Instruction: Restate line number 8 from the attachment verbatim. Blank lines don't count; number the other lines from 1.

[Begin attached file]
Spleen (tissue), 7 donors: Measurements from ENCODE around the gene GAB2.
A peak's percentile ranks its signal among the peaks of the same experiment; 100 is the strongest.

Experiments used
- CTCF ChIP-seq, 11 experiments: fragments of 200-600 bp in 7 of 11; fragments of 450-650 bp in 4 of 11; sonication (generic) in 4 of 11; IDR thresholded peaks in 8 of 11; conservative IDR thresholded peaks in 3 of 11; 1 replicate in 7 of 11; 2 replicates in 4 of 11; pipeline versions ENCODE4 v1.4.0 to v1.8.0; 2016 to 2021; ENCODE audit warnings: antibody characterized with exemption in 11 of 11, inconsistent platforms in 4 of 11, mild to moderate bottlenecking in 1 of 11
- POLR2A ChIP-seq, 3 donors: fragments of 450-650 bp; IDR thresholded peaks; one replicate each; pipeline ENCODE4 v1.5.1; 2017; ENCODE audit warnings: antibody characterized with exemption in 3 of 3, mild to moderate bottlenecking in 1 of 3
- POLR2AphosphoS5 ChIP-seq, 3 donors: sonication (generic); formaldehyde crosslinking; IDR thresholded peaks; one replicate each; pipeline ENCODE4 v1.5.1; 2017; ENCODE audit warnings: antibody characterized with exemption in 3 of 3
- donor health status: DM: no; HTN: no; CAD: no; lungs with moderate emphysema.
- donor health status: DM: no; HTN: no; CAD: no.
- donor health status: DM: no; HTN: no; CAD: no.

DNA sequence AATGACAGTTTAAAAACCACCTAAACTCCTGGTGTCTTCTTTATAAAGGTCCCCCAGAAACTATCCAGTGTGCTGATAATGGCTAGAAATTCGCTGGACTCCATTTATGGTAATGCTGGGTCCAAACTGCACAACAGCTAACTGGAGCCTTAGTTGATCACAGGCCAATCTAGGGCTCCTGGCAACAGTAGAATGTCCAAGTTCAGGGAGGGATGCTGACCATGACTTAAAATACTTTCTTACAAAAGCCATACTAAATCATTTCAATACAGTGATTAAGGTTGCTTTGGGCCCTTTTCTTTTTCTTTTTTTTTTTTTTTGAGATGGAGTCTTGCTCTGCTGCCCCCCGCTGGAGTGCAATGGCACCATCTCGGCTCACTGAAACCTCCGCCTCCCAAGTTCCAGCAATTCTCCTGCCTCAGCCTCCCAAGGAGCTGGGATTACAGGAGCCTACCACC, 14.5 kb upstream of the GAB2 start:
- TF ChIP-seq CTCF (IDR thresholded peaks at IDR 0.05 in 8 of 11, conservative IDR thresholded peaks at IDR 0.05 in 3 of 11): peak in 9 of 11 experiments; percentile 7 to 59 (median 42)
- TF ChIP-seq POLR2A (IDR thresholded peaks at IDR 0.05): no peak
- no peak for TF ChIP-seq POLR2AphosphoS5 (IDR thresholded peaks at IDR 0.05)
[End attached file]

- donor health status: DM: no; HTN: no; CAD: no.